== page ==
Sybil seems to be a bit precognizant, like the ancient Greek “sibyls”. All the television shows she clicks through announce the fatidic events of the novel. The “open mouth in mid-song struck out” would intimate John Shade’s end and unfinished poem. The “imbecile with sideburns was about To use his gun” would be Gradus. The “jovial Negro” with his trumpet would be the biblical, resurrecting gardener. The pinhead of (TV) light into black infinity is the simultaneous annihilation of Hazel.

Her sibylene qualities are evident in her French translations of Donne and Marvell (C678); these prescient poems happen to be about death and betrayal. The commentary just before Kinbote’s harsh but petty critique of her translations (C671-72), apropos of nothing, urges the reader to “See Browning’s My Last Duchess”, also a poem about death and betrayal.

Sybil may also be linked to the Greek goddess Cybele. In the myth of “Atalanta Fugiens”, the lovers, Atalanta and Hippomenes defile Cybele’s temple consummating their love. Angry, she turns them into red lions. This myth is at the center of alchemy, and the “red lions” denotes the phase of the “rubedo”, the “Red”.

“The rubedo then follows direct from the albedo as the result of raising the heat of the fire to the highest iintensity. The red and the white are King and Queen, who may also celebrate their ‘chymical wedding’ at this stage.” (Jung, Psychology & Alchemy, P.232)

(Speak Memory has many planted to clues in Pale Fire. One of them is his description of Nabokov’s (supposed) family crest, which has two red lions.)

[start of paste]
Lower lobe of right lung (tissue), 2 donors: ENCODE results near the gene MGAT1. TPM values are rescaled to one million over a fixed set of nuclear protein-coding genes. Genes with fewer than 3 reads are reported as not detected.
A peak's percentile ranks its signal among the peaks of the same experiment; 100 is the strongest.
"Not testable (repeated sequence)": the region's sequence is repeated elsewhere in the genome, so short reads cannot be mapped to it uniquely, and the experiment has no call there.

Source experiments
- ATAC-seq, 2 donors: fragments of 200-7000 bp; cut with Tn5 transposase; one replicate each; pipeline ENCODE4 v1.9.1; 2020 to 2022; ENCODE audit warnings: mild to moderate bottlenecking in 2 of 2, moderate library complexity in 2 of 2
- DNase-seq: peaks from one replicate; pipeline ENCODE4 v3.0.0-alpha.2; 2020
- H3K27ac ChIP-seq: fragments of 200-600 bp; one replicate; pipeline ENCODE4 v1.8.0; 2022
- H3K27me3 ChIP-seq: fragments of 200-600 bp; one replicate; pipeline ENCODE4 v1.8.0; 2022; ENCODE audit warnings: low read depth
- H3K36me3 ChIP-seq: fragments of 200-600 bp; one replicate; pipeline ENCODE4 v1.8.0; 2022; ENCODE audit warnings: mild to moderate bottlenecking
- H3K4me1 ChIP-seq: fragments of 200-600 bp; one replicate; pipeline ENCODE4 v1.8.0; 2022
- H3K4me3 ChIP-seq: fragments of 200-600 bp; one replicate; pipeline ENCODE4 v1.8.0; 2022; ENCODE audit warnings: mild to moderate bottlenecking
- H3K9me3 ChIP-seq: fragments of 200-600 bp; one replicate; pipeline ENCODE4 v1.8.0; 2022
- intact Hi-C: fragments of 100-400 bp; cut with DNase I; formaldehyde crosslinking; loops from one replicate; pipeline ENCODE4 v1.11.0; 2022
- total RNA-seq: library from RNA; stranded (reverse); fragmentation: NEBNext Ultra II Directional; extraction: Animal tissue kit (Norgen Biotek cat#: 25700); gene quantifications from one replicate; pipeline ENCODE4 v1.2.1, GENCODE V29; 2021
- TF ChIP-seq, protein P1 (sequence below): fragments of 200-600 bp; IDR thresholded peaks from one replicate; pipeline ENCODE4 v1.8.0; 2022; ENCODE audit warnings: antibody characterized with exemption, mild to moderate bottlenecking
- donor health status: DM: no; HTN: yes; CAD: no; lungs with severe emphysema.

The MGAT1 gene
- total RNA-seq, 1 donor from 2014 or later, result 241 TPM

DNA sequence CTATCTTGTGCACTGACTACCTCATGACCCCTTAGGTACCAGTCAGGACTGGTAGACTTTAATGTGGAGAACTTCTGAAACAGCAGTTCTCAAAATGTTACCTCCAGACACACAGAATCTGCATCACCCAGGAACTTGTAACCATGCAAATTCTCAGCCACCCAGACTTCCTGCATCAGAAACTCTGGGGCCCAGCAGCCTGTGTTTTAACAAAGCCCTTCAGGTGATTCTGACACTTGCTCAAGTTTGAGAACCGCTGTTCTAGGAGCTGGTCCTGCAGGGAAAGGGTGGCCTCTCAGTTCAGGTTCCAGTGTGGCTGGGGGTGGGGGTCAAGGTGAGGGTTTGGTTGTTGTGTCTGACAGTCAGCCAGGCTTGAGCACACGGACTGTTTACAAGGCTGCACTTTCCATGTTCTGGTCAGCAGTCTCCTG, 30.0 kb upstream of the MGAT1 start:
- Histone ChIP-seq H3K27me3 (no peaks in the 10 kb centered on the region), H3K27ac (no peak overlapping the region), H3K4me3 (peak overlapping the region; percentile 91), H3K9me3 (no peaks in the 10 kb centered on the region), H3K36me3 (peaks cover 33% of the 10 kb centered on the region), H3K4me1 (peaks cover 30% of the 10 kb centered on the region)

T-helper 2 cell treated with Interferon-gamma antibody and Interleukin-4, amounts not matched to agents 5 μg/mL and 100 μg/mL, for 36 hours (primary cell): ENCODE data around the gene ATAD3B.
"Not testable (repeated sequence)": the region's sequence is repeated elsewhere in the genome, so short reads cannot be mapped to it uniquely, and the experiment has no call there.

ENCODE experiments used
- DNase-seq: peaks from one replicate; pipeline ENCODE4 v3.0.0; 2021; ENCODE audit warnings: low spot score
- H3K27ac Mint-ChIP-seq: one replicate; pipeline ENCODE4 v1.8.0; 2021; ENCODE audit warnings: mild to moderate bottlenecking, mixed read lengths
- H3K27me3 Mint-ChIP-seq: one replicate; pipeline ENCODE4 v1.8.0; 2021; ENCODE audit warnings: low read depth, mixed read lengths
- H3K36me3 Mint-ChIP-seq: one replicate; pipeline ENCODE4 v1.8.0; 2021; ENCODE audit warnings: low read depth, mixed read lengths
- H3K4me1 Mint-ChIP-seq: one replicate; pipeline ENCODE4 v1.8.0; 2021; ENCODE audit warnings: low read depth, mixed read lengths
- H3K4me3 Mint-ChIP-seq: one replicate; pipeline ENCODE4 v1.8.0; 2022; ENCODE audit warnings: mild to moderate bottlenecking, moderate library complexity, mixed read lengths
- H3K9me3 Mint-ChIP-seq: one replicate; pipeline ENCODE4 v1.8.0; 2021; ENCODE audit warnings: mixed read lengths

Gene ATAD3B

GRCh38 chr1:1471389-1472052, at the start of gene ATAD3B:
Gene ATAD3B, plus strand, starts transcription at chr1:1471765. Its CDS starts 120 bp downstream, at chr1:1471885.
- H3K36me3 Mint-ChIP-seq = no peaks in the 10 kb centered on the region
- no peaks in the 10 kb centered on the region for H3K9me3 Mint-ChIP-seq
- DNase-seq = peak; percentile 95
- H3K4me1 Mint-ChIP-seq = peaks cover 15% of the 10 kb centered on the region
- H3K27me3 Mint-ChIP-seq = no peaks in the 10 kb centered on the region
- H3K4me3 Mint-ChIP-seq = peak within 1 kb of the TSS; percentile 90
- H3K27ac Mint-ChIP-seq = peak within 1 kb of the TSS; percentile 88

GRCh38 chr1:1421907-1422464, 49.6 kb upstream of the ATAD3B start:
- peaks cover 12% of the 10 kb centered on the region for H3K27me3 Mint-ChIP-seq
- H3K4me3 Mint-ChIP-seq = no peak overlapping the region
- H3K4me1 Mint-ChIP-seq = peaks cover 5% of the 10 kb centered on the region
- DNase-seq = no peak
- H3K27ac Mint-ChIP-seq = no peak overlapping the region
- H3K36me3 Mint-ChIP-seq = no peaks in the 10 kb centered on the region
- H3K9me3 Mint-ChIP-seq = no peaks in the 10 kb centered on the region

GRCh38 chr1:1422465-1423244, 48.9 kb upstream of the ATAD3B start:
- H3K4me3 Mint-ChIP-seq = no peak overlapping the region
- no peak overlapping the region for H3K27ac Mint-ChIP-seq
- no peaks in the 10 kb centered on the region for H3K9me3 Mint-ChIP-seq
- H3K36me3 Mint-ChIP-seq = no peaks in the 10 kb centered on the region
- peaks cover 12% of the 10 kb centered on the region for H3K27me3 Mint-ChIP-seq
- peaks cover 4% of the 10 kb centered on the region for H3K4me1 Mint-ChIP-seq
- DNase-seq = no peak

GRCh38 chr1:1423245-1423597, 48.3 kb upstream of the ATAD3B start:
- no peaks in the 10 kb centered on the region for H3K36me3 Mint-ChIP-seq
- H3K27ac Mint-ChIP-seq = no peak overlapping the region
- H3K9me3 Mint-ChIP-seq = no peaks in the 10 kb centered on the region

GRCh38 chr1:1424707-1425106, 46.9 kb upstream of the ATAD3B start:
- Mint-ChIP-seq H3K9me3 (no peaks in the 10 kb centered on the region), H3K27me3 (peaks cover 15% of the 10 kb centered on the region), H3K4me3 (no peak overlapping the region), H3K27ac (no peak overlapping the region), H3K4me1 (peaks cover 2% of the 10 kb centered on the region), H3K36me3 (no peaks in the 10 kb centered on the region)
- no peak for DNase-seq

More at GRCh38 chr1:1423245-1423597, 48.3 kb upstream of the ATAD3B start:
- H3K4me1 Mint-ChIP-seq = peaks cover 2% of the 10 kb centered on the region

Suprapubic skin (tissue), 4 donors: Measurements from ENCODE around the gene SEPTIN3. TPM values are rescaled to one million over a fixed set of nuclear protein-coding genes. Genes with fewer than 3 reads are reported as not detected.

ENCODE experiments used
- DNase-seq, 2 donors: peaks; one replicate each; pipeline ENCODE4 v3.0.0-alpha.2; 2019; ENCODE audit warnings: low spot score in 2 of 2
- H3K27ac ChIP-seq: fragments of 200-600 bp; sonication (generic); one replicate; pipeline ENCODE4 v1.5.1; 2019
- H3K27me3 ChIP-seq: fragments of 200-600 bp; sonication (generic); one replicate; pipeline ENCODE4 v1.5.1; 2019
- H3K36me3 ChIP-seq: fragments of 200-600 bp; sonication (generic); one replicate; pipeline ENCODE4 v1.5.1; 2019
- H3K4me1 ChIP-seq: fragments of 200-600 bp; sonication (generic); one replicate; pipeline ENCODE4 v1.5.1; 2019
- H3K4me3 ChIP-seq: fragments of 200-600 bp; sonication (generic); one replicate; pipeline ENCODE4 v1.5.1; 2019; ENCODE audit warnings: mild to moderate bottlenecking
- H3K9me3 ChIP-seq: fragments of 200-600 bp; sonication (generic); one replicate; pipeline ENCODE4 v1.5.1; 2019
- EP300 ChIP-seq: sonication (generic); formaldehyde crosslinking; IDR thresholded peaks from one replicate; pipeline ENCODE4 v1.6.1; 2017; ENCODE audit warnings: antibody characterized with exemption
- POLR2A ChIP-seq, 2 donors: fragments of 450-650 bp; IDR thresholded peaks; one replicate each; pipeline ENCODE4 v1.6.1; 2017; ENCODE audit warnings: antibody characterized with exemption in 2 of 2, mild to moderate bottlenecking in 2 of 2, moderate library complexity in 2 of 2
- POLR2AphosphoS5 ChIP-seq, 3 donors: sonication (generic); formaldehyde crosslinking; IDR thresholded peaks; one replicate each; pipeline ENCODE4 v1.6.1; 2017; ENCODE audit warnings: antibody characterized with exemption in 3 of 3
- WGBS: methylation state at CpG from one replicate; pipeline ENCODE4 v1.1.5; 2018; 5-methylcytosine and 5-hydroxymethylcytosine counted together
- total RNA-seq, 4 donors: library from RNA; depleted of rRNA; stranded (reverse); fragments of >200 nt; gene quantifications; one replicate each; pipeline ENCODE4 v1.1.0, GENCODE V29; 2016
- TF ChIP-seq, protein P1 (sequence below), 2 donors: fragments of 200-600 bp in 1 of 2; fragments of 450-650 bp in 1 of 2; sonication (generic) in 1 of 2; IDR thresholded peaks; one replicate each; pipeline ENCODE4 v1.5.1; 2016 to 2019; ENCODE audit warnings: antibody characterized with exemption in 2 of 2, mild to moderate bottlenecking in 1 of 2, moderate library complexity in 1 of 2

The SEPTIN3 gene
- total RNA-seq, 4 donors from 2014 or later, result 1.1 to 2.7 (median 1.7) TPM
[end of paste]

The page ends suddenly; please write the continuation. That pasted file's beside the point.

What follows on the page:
Cybele (Kybele) may also be referencing the occult work, the “Kybalion” based on the "Emerald Tablet" of Hermes Trismegistus.* Could Sybil be connected to an occult society? The “brocken of wives” in her book club and her club mate, Mrs. Starr, might suggest that. Hermes Trismegistus is known as the father of alchemy and the Kybalion follows in his footsteps.

“Woman always stands just where the man's shadow falls….”

*(I do not speak Greek, and I can’t find a confirmation of this on the internet translation dictionaries, but it would certainly fit, as it was written anonymously in 1908 by members of an anonymous mystical order, published by the Yogi Publication Society. Pale Fire has many allusions to mystical societies of that era. The introduction states, “In the early days, there was a compilation of certain Basic Hermetic Doctrines, passed on from teacher to student, which was known as "THE KYBALION," the exact significance and meaning of the terms having been lost for several centuries.”